I am frequently encouraged by the incredible moral energy of the sort demonstrated and lived out by these teachers. In sharing their experiences more widely, I trust you, too, will be encouraged. These teachers have made a difference – a significant difference at times – to the lives of their children. These teachers remind us of what we went into teaching for.

    The teachers in this book have shared not just ‘accounts’ of their children – their teaching and management – they have shared themselves with us. Their honesty, their goodwill, their courage, their passion for what they do (and why) comes across clearly to us. The ‘immediacy’ of these ‘stories’ creates that common bond we have with our colleagues.

    These narratives are, at times, intensely personal and moving. My colleagues have all indicated that they share these accounts – these ‘narratives’ – to remind each other of our common struggle yet also to identify our shared journey, shared hopes and to celebrate our profession. I wish these accounts could be read more widely by ‘the public’ so they – too – could more consciously celebrate our profession. At least the parents of the children recounted here know these teachers made a difference.

    All teachers, at every level in a school, face similar issues of behaviour from the typical calling out, butting in, inappropriate loudness (in a very small room) through to the more disturbing issues of bullying, violence and behaviour disorders. Every teacher has also had to address the question of how to meaningfully and realistically support that small percentage of students who present with emotional and behavioural disorders. This ‘small’ percentage – one to five per cent in most schools (Rogers, 2003) – have the potential to ‘eat up’ a lot of teacher time and energy, effort and goodwill. These teachers, and the schools in which they were supported, share the realistic and practical measures they took to support these children.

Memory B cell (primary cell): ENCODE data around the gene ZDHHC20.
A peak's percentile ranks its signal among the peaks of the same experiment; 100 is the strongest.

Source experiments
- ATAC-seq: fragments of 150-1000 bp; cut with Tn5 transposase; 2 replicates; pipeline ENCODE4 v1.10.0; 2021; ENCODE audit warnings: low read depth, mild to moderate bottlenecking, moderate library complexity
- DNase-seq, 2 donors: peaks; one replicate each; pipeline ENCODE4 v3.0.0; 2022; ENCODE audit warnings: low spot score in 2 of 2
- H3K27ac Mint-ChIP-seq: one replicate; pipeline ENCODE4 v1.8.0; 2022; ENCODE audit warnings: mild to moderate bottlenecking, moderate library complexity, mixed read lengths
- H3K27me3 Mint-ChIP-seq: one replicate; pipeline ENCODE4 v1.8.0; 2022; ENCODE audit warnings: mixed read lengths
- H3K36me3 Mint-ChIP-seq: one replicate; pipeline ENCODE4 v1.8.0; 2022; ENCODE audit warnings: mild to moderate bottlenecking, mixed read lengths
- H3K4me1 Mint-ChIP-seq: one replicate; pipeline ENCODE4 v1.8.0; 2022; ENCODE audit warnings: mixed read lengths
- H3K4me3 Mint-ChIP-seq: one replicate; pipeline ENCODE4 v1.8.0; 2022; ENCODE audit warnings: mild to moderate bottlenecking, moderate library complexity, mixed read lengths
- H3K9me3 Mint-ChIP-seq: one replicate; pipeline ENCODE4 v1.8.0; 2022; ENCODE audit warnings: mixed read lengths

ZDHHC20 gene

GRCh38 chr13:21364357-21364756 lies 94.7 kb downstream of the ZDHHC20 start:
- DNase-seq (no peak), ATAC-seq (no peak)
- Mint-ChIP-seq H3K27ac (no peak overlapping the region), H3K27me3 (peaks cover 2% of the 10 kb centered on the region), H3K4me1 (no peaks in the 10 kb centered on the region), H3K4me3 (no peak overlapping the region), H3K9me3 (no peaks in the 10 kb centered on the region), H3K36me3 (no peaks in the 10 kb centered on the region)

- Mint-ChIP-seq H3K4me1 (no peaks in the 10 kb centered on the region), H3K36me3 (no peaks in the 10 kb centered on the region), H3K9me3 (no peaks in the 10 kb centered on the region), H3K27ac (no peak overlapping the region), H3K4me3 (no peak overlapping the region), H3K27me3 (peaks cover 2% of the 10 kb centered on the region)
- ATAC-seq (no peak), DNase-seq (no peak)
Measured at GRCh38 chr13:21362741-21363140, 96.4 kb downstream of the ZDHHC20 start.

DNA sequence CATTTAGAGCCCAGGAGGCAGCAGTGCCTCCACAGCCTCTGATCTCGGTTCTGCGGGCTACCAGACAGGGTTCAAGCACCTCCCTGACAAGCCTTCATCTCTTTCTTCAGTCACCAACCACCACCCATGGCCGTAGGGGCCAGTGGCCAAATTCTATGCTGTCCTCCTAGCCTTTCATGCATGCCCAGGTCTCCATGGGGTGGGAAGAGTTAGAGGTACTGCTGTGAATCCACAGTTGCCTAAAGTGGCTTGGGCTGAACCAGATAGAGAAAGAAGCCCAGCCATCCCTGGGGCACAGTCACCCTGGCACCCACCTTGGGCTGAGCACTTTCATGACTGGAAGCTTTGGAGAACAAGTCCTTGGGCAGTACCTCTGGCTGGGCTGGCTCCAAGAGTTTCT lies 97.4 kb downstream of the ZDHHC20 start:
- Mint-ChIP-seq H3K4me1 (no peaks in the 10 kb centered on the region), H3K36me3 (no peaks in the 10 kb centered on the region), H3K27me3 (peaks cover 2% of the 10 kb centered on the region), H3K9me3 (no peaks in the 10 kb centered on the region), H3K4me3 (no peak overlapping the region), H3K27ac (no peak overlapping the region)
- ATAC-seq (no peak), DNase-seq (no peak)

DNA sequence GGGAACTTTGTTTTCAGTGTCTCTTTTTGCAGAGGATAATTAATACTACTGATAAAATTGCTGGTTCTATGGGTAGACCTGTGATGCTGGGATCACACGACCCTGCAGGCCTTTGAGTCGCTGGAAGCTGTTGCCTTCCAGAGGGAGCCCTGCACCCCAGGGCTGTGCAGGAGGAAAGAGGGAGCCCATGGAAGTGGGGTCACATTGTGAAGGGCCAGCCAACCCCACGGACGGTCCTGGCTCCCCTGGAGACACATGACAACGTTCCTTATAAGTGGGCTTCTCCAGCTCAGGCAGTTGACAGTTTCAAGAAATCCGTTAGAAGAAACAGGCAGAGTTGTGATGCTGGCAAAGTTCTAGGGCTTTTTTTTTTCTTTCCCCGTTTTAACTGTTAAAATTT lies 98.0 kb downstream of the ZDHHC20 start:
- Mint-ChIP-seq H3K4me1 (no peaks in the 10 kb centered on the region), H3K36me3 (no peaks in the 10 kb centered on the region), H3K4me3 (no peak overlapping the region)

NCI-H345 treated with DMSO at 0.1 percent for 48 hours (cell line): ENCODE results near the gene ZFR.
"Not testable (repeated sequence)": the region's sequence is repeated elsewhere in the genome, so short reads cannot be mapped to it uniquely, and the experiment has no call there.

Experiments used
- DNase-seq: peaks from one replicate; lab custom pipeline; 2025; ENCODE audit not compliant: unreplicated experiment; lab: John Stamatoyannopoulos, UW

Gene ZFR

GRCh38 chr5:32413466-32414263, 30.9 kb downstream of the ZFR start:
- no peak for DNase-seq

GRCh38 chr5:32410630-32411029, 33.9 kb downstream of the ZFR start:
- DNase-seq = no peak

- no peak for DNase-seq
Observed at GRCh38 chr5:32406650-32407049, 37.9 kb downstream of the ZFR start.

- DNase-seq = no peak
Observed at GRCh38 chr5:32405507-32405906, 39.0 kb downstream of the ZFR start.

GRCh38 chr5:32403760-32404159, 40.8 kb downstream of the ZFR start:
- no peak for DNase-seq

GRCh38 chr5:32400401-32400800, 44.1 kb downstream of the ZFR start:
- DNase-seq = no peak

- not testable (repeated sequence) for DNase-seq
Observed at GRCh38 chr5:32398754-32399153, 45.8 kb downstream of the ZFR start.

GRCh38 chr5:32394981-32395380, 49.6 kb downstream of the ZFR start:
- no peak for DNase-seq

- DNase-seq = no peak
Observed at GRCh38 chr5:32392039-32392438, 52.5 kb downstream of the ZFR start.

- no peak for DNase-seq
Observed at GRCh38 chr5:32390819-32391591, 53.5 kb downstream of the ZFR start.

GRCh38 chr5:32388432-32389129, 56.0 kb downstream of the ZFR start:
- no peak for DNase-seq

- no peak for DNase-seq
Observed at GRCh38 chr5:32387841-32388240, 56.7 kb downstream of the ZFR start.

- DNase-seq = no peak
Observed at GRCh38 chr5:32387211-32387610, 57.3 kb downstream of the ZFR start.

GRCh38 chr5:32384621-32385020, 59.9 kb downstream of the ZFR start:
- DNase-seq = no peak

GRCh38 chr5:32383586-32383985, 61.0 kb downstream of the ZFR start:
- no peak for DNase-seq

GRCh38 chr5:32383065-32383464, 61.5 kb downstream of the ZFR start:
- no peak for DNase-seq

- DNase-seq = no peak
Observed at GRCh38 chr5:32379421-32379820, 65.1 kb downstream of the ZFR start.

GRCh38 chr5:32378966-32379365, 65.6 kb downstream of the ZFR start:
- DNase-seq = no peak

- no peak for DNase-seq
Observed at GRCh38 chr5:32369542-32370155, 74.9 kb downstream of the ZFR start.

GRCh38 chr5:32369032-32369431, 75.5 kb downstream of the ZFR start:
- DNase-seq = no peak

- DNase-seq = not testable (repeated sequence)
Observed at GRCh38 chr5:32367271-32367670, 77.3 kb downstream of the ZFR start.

This book addresses the issue of challenging behaviours and behaviour disorders in schools and how teachers – in a supportive collegial team – have made a significant difference to their students. They have made a direct difference in terms of the students' behaviour, attitude, self-esteem and peer acceptance.

    Sharn Donnison notes that such narratives can be understood, celebrated and utilised in our professional journey:

    Narratives are active and not just passive retelling of events gone by. They are a way of making meaning out of the experiences of (our) everyday life; of visualising the world, organising the past and explaining the present. They help us identify, create, and justify our place in the world. (2004: 114)

    Preface to the Second Edition

    The original project (this book) began while I was an adjunct professor of education at Griffith University in Australia. The purpose of the book was to invite teachers to share their experiences, understandings, ideas and skills of working with children who present with challenging behaviour. This they have done with willingness, candour, realism and hope. As they share their accounts, we hear their frustration, stress and pain as well as their professional goodwill, humanity and hope.